In 1956 and again in 1965 there was discussion of opening the former Valley View Mine near Vulcan Park to visitors. Architect Fred Hallmark, chair of the Vulcan Park Improvement Commission, estimated that it could be made safe and accessible for tours, exhibits and programs at a cost of around $75,000. Hallmark also discussed the possibility of constructing an 18,000-seat amphitheater on land previously offered to the city on the Homewood side of the park.
In November 1966 the Women's Committee of 100 arranged for the relocation of Georges Bridges' statue of beloved minister Brother Bryan from Five Points South to an overlook at Vulcan Park, which was dubbed Prayer Point. The kneeling figure was oriented to face the 3rd Presbyterian Church he had led. The statue returned to Southside following a petition drive in 1983.
In anticipation of Birmingham's 1971 centennial the city funded a $1 million overhaul of Vulcan Park. The first phases of the project were paid for out of the city's general fund, to be rapaid when bonds were issued in 1970.
Beginning in 1969 Architect Marion Bradford of Elliott & Bradford designed a major upgrade to park facilities, including a visitors' center with a gift shop and snack area connected to the statue's pedestal by a covered walkway. The pedestal itself was clad in white Alabama marble and an enclosed observation deck was built around its top, connected to the ground by passenger elevator. The base of the pedestal was wrapped with an exhibit gallery. Dunn Construction served as general contractor.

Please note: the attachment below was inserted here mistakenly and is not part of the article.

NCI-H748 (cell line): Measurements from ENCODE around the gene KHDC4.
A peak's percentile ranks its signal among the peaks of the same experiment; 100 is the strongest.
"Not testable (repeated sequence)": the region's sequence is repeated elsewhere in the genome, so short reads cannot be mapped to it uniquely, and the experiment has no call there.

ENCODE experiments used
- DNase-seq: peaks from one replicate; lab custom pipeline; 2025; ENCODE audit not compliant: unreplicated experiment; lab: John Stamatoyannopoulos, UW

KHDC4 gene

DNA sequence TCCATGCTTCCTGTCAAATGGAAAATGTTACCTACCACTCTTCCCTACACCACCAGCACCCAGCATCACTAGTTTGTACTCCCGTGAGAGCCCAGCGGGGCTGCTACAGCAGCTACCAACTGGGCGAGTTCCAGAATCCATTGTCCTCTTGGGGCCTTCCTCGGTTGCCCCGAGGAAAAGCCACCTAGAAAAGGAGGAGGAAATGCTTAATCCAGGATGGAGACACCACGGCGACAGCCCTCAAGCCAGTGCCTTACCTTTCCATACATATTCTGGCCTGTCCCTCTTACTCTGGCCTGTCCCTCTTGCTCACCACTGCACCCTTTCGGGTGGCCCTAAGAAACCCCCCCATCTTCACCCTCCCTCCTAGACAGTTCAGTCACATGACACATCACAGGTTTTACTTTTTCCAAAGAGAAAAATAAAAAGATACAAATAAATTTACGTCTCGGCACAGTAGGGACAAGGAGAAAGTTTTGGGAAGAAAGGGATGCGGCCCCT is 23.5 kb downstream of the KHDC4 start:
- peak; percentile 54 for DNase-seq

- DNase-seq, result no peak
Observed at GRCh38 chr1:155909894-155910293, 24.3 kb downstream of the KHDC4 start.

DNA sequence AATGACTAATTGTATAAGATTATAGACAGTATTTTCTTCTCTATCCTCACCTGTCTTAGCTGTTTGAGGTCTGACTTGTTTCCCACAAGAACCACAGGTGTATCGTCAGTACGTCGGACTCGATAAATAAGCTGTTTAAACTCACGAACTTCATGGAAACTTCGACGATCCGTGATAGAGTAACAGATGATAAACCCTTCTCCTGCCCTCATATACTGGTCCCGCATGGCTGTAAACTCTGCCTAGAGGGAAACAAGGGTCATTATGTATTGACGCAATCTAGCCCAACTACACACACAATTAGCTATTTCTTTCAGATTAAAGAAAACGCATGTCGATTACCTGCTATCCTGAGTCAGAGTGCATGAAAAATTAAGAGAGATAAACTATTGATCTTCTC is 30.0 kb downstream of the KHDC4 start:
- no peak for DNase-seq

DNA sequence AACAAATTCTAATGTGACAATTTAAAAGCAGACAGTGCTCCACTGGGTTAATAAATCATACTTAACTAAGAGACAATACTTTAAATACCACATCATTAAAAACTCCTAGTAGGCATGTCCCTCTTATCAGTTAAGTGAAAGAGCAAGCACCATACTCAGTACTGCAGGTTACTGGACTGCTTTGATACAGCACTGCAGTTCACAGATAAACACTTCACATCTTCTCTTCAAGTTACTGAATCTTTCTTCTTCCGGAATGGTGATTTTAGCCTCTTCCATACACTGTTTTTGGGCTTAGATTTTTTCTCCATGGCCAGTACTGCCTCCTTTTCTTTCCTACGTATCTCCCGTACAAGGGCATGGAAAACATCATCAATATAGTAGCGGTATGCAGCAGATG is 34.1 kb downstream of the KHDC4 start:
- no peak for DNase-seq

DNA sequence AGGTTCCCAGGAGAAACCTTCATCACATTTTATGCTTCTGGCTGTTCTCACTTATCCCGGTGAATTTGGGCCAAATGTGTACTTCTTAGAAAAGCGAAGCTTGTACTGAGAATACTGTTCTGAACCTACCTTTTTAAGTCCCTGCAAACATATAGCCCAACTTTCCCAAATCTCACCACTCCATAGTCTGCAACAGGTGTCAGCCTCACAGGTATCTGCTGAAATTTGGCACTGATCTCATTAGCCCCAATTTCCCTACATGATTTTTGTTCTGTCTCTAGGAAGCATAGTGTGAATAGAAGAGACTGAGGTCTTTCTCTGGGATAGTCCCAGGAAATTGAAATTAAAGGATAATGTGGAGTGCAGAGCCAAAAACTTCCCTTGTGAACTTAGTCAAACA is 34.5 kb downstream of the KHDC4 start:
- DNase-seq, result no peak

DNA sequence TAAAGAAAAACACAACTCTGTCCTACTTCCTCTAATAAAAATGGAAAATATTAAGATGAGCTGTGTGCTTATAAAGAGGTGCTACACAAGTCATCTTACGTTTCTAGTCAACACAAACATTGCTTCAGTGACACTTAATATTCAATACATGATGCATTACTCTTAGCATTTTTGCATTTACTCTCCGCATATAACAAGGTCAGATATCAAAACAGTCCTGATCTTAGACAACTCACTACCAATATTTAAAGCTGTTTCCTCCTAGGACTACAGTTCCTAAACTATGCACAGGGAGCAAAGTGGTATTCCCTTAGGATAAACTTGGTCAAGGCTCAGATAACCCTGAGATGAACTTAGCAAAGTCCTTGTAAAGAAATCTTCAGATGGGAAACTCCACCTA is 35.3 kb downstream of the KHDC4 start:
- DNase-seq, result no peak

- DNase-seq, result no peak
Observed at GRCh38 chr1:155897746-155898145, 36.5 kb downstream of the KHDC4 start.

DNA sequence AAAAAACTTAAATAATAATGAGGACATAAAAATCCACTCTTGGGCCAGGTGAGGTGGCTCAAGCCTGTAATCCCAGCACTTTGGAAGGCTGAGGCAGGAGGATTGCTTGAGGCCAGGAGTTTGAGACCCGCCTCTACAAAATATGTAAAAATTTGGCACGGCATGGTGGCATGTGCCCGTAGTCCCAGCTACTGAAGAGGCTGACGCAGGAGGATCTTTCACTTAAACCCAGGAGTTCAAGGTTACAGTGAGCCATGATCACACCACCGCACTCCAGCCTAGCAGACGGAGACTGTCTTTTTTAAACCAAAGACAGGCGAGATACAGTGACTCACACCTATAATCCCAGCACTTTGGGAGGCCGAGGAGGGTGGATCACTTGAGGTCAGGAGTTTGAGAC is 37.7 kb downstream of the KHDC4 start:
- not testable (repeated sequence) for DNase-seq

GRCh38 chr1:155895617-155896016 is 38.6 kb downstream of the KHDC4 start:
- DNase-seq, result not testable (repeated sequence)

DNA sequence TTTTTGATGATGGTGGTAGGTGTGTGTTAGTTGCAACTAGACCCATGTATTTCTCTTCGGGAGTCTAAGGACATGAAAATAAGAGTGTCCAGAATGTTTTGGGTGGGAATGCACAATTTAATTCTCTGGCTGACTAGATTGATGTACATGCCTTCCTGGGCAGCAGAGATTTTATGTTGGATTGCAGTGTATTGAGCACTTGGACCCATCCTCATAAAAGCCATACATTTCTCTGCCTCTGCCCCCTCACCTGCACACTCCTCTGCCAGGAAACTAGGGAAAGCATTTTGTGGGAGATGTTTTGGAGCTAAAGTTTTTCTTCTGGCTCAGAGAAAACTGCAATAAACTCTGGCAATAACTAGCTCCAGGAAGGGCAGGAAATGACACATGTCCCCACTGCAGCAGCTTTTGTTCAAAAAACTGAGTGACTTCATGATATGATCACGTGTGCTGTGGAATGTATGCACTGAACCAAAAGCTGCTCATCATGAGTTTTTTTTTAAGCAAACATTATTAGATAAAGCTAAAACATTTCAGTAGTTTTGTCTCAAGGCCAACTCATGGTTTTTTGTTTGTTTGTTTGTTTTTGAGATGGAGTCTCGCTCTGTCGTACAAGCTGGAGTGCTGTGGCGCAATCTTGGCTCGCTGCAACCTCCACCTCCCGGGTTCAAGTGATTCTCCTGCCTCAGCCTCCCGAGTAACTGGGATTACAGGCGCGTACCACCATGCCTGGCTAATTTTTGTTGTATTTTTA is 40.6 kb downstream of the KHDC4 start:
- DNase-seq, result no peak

Preliminary plans for beautification of the grounds were commissioned from Chattanooga landscape architect Colman S. Hocham. New ramped walkways were laid out, lined with marble-clad walls and flanked by fountains and flower beds. The renovated park re-opened in 1972.
1980s conference center proposal
In late 1984, partly inspired by City Council members' experience at Maxwell's Plum in Ghirardelli Square during a council trip to San Francisco, California, Mayor Richard Arrington commissioned Moss & Associates Architects to prepare a preliminary design for a 300-seat fine restaurant and conference center at Vulcan Park which would take advantage of the views from Red Mountain on the northeast portion of the park.